“Testing and services must be provided to everyone within a geographic region, regardless of whether an individual is a national or a refugee. In addition to the issues of inequity, differentiating makes no public sense,” said Paul Spiegel, Director of the Johns Hopkins Center for Humanitarian Health. If ever there were a moment in history with the power to unify humanity and change perceptions of “otherness” to “oneness,” this would be it. No prejudice. No judgment. No divisiveness. Instead, a coordinated effort to heal and prevent.
Testing: A solution
At P&G Purpose, we are creating these very testing solutions. Australia’s first purpose-built, drive-through testing station for COVID-19 is made with low-cost materials, is easy to assemble, and can be deployed anywhere. Our design is safer for health care workers and comes complete with three zones: (1) the deck where health care professionals will be stationed outside of the container to manage traffic, (2) the computer station and laboratory where professionals will be able to collect and process data in a secure indoor area, and (3) the external side where PPE is changed and discarded and clean water is stored.
There are many modern-day structures built from repurposed materials. Who knew that a rather unassuming shipping container could transform into a rapidly deployable yet robust hospital system on wheels? P&G Purpose did. We’ve equipped our shipping container with water, air conditioning, and electricity that can run on a generator or be plugged in. Everything on the external walls can be packed inside the structure and delivered just about anywhere in the world. On May 8, 2020, we kicked off our first successful soft launch in Sydney, Australia.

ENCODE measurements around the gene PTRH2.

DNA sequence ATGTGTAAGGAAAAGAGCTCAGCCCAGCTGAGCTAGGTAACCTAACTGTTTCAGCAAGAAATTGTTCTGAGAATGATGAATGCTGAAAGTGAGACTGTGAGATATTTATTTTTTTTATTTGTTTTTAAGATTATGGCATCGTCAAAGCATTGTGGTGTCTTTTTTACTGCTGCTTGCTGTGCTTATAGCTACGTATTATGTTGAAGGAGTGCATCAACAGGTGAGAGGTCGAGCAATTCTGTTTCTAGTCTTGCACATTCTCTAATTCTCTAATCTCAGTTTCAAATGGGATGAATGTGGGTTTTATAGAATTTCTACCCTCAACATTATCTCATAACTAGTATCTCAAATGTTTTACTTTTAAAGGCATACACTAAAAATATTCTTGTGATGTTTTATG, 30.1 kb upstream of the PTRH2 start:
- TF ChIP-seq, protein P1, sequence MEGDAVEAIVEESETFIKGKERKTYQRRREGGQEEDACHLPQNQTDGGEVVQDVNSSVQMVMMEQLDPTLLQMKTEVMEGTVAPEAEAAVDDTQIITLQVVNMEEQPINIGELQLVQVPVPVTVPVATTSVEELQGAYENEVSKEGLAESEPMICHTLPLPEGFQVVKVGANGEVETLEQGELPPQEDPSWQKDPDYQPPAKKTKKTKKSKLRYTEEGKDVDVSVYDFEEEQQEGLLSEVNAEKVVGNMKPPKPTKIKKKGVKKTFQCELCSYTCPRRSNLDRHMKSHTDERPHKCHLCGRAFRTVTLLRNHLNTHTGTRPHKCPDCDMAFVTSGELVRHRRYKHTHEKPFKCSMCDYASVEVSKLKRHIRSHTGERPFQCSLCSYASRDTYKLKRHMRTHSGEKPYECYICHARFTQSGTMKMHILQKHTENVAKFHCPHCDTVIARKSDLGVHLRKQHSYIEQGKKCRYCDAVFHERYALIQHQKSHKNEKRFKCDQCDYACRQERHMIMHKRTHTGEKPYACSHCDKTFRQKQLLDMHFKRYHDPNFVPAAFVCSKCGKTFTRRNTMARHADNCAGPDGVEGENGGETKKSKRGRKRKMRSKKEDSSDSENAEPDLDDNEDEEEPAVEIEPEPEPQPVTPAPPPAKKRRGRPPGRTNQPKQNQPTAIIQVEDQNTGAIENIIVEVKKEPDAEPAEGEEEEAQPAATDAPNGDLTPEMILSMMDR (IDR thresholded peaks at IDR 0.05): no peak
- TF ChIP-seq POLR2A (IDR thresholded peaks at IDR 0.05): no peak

Who’s building these containers? We’re so glad you asked. One of our missions is to provide employment opportunities for those in need. Therefore, the prototype has been built by newly resettled Australians and veterans with marketable skills who need an employment foundation from which to leap. Read the story of part of our crew, Dee and Joe, here.
But this is just the beginning.
Our goal is to raise $30,000 AUD to show the government how easily we can roll out mass testing across Australia, particularly in remote and underserved communities. If we can do it in Australia, we can do it in your community.
The world’s heartbeat pulses within each of us. We belong to each other, and it will take a collective effort to beat COVID-19. At P&G Purpose, we see a post-COVID-19 world where testing stations are abundant and can reach those who face transportation and other barriers to access. We see testing that is representative of the entire community and free from bias. We see testing that is safer for our health care professionals and our neighborhoods.
Do you see it too?
Donate HERE to help us reach our goal and be a part of the vision and the solution.